Russian Federation warned Israel before downing of plane

"In 2013 on a request from the Israeli side we suspended the delivery to Syria of the S-300 system, which was ready to be sent with its Syrian crews trained to use it", the statement said. Syrian government missile defense systems last week shot down a Russian military plane, killing all 15 people on board. The system will "significantly increase the Syrian army's combat capabilities", he said.

The flare-up in tensions between Russia and Israel marks a turnabout after months of personal diplomacy between Russian President Vladimir Putin and Israeli Prime Minister Benjamin Netanyahu, in which the two leaders forged a close personal relationship.

Russian Federation has said Syria shot the plane down shortly after Israeli jets struck targets in the area, but accused Israel of creating unsafe conditions by failing to give sufficient advance notice.

Israel denied this version of events and its air force commander flew to Moscow following the incident, which Putin called the result of a "chain of tragic accidental circumstances".

A Russian plane was accidentally shot down by Syria as Israeli jets were attacking Assad regime targets in the war-torn country last week.

"According to information of our military experts, the reason [behind the downing] was premeditated actions by Israeli pilots which certainly can not but harm our relations", Kremlin spokesman Dmitry Peskov was quoted as telling journalists. It comes as part of response to the downing of a Russian Il-20 plane amid an Israeli air raid on Syria.

"We think introducing the S-300s to the Syrian government would be a significant escalation by the Russians and something that we hope, if these press reports are accurate, they would reconsider", Bolton said.

Russian Federation also accused Israel of using a hotline set up between the two sides to avoid airborne collisions to mislead Russian Federation about its plans. Israel has long called on Russian Federation not to provide the S-300 system to Syria and in 2013, the Kremlin agreed to put a deal to deliver them on hold.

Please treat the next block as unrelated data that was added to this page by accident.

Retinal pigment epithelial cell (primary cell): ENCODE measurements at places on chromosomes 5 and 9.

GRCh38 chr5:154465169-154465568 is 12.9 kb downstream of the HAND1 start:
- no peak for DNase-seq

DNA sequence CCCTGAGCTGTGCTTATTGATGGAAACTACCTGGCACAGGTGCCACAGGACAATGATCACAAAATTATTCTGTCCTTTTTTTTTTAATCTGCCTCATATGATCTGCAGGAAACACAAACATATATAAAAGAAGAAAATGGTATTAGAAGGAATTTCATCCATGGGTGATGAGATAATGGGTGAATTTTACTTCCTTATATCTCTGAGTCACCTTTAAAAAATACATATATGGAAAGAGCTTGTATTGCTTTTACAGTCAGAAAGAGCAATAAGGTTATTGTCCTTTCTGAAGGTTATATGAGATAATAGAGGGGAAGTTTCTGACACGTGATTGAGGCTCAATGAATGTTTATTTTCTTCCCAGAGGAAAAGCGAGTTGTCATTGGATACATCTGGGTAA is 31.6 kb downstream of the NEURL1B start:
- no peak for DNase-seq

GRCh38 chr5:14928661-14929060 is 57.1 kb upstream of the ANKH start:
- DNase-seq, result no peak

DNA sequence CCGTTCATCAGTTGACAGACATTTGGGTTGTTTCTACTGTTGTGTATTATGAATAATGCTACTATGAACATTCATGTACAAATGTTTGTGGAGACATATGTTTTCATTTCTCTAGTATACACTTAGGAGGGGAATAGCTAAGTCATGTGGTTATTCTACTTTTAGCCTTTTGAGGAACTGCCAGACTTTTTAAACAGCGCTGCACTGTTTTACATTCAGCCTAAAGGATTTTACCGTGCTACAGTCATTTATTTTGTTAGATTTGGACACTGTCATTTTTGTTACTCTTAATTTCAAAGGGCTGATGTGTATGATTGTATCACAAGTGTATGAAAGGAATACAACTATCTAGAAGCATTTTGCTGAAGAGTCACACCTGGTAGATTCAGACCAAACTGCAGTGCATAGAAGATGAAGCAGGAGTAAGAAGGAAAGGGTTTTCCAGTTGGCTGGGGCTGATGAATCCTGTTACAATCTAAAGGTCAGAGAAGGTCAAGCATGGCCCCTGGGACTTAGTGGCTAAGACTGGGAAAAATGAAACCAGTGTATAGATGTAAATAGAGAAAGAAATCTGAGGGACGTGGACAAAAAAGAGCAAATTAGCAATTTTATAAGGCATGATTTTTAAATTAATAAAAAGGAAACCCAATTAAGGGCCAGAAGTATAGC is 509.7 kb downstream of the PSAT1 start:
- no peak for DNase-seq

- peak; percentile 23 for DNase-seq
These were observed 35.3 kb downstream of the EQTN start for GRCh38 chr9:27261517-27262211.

Israeli officials could not immediately be reached to respond to Russia's announcement on Monday, a Jewish holiday, but Israel has repeatedly rejected suggestions it was to blame for the plane crash.Amos Yadlin, a former head of Israeli military intelligence who now directs Tel Aviv University's Institute for National Security Studies, called the accusation that Israel played a role in the crash "fake news.meant to assuage diplomatic pressures and cloud the responsibility of Syrian and Russian officers for downing the plane".

Israel's former Military Intelligence chief Amos Yadlin, who now heads the influential Institute for National Security Studies in Tel Aviv, said he assumed the air force would work quickly to destroy the S-300, if it were indeed handed over to Syria.

Last week, Russia's foreign ministry said Israel must provide Moscow with more information about the downing of the military aircraft near the Syrian coast.

The transfer may lead to Israel being more cautious in the short term, Zalzberg said. Moscow said Israel alone was responsible for the incident, accusing the IDF of failing to give notice of its attack in a timely and accurate manner, and claiming the Israeli pilots used the Russian surveillance aircraft as cover during their strike.

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